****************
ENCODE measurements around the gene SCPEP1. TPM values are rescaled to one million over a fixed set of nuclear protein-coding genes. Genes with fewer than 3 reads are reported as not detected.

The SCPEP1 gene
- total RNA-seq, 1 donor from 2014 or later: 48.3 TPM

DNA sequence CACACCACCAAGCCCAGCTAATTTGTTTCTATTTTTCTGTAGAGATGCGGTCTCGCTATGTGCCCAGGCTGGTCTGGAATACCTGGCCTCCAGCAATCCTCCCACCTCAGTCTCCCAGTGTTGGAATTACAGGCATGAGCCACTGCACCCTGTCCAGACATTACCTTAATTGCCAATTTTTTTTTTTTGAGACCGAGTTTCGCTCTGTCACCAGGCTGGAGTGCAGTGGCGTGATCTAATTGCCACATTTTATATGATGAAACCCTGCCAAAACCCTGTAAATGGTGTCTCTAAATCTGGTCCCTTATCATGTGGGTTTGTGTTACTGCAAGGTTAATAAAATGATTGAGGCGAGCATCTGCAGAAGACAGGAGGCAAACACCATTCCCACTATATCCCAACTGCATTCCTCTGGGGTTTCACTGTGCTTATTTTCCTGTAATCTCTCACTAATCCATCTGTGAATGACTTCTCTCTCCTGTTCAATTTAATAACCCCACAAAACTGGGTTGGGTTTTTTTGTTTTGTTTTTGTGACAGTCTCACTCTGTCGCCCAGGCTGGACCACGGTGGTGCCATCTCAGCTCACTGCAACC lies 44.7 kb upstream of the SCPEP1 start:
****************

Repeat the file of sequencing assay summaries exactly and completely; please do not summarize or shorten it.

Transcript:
ENCODE measurements around the gene SCPEP1. TPM values are rescaled to one million over a fixed set of nuclear protein-coding genes. Genes with fewer than 3 reads are reported as not detected.

The SCPEP1 gene
- total RNA-seq, 1 donor from 2014 or later: 48.3 TPM

DNA sequence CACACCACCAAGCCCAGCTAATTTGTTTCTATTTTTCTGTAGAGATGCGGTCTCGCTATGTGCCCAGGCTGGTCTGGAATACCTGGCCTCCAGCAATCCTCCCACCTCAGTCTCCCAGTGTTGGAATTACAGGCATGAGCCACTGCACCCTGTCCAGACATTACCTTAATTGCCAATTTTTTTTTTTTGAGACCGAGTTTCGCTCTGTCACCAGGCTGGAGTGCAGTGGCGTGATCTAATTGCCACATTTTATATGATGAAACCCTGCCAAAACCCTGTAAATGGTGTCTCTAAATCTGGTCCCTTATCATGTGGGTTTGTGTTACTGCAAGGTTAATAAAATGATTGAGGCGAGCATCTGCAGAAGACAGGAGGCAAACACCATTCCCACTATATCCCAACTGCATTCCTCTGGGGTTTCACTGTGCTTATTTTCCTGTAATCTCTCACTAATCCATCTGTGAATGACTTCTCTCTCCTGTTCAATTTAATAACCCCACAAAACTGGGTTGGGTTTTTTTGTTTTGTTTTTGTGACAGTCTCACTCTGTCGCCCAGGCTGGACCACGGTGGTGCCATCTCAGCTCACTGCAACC lies 44.7 kb upstream of the SCPEP1 start: